Buying Power - the maximum dollar value of securities that you can buy in your account without depositing additional equity.  For a cash account this is equal to the lesser of ELV or Previous Day ELV less the Initial Margin Requirement.  For a margin account this is equal to Available Funds * 4 (reciprocal of the 25% Maintenance Margin Rate)
 
Special Memorandum Account (SMA) – represents neither equity nor cash but rather a line of credit created when the market value of securities in a Reg. T margin account increase in value.  While an increase in market value over original cost creates SMA, a subsequent decline in market value has no effect on SMA.  SMA will only decline if used to purchase securities or withdraw cash and the only restriction with respect to its use is that the additional purchases or withdrawals do not bring the account below the maintenance margin requirement. SMA will also increase on a dollar for dollar basis in the event of cash deposits or dividends.

 

Securities Gross Position Value (GPV) – Absolute value of Long Stock Value + Short Stock Value + Long Option Value + Short Option Value + Long SSF Notional Value + Short SSF Notional Value + Fund Value.

 

Margin Requirement on Leveraged ETF Products

Leveraged Exchange Traded Funds (ETFs) are a subset of general ETFs and are intended to generate performance in multiples of that of the underlying index or benchmark (e.g. 200%, 300% or greater). In addition certain of these ETFs seek to a generate performance which is not only a multiple of but also the inverse of the underlying index or benchmark (e.g., a short ETF). To accomplish this, these leveraged funds typically include among their holdings derivative instruments such as options, futures or swaps which are intended to provide the desired leverage and/or inverse performance. 

Exchange margin rules seek to recognize the additional leverage and risk associated with these instruments by establishing a margin rate which is commensurate with that level of leverage (but not to exceed 100% of the ETF value). Thus, for example, whereas the base strategy-based maintenance margin requirement for a non-leveraged long ETF is set at 25% and a short non-leveraged ETF at 30%, examples of the maintenance margin change for leveraged ETFs are as follows:

1. Long an ETF having a 200% leverage factor: 50% (= 2 x 25%) 

2. Short an ETF having a 300% leverage factor: 90% (= 3 x 30%) 

A similar scaling in margin is also in effect for options. For example, the Reg. T maintenance margin requirement for a non-leveraged, short broad based ETF index option is 100% of the option premium plus 15% of the ETF market value, less any out-of-the-money amount (to a minimum of 10% of ETF market value in the case of calls and 10% of the option strike price in the case of puts). In the case where the option underlying is a leveraged ETF, however, the 15% rate is increased by the leverage factor of the ETF.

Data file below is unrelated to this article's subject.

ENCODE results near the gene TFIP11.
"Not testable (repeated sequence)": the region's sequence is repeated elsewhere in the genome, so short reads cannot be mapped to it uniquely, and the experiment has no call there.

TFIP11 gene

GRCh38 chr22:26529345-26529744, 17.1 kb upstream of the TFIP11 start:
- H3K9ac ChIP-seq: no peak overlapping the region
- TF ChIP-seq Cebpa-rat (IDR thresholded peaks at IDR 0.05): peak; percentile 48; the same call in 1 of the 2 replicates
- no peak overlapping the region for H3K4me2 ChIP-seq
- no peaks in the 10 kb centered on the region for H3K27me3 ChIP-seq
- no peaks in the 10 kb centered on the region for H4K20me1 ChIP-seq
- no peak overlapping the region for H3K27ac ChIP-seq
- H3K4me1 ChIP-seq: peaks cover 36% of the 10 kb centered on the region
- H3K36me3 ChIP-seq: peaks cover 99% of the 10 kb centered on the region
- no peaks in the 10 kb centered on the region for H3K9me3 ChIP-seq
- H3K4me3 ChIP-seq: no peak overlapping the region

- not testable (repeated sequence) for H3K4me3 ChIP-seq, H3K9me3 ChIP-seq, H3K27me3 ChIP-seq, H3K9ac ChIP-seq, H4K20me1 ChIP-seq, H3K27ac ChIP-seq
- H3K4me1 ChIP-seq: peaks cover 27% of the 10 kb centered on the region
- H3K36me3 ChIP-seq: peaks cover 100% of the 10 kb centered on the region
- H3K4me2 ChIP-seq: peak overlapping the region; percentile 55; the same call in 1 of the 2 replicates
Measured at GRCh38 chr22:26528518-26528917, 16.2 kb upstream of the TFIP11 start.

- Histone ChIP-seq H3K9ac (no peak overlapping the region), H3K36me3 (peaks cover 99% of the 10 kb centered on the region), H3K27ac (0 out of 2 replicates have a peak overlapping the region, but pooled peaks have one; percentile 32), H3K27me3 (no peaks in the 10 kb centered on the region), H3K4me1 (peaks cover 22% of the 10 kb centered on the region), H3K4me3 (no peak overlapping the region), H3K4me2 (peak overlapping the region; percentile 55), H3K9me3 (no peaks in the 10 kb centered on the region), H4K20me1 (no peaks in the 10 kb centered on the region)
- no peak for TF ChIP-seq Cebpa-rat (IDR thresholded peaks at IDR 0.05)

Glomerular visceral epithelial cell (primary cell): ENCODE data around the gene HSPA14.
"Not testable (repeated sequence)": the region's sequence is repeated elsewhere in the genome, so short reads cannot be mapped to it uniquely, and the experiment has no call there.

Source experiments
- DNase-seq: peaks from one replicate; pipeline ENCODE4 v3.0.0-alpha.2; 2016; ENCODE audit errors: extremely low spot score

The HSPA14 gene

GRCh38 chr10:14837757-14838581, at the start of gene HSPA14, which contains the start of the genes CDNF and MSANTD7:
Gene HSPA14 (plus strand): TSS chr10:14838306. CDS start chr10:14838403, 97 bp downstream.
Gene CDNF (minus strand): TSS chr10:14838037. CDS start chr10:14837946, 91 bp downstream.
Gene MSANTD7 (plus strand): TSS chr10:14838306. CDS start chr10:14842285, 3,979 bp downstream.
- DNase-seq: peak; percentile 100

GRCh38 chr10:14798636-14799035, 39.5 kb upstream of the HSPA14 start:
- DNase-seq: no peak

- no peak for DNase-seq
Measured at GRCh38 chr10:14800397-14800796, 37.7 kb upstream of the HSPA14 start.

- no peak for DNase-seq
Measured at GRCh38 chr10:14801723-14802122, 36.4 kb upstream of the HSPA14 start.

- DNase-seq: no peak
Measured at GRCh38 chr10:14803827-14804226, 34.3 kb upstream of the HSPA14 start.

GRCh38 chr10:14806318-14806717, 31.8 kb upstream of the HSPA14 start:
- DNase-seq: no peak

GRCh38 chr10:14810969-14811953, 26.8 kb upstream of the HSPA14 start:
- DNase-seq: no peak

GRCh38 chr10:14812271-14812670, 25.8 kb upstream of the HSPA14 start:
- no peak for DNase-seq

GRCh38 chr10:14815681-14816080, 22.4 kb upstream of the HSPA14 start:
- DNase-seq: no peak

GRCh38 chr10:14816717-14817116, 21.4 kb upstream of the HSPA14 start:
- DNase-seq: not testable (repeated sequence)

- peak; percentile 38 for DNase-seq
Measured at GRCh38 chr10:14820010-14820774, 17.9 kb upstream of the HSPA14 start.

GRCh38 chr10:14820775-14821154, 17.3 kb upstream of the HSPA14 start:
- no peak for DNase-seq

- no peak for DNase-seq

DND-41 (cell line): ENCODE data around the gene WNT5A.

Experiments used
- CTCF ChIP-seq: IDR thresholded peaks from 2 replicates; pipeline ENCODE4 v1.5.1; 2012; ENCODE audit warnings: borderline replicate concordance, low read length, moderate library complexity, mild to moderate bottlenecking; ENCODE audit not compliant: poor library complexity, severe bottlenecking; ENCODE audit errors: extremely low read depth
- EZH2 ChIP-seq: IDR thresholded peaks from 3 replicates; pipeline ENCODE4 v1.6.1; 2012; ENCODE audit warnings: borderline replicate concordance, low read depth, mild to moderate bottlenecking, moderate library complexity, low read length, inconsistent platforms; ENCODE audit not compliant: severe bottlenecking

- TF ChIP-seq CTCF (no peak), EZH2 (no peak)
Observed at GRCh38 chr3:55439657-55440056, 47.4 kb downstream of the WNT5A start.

In the case of portfolio margin accounts, the effect is similar, with the scan ranges by which the leveraged ETF positions are stress tested increasing by the ETF leverage factor.  See NASD Rule 2520 and NYSE Rule 431 for further details.

Will IB delay liquidation while I deposit funds in my account?

Overview: 

IB's margin compliance policy does not allow for transfers or other deposits if there is a margin violation/deficit in the account.  In the case of a margin violation/deficit, the account in deficit is immediately subject to liquidation.  Automated liquidations are accomplished with market orders, and any/all positions in the account can be liquidated.   There are cases where, due to specific market conditiions, a deficit is better addressed via a manual liquidation.

Funds deposited or wired into the account are not taken into consideration from a risk standpoint until those funds have cleared all the appropriate funds and banking channels and are officially in the account.  The liquidation system is automated and programmed to act immediately if there is a margin violation/deficit. 

What formulas do you use to calculate the margin on options?

Overview: 

There are many different formulas used to calculate the margin requirement on options.  Which formula is used will depend on the option type or strategy determined by the system.  There are a significant number of detailed formulas that are applied to various strategies.  To find this information go to the IB home page at www.interactivebrokers.com.  Go to the Trading menu and click on Margin.  From the Margin Requirements page, click on the Options tab.  There is a table on this page which will list all possible strategies, and the various formulas used to calculate margin on each.

Background: 

The information above applies to equity options and index options.  Options on futures employ an entirely different method known as SPAN margining.  For information on SPAN margining, conduct a search on this page for “SPAN” or “Futures options margin”. 

When I sell stock, how much does it increase SMA?

Overview: 

When an account holder sells a marginable security, it will typically increase their SMA by 50% of the value of the security sold.

Positions in my account were liquidated at unfavorable prices.

Overview: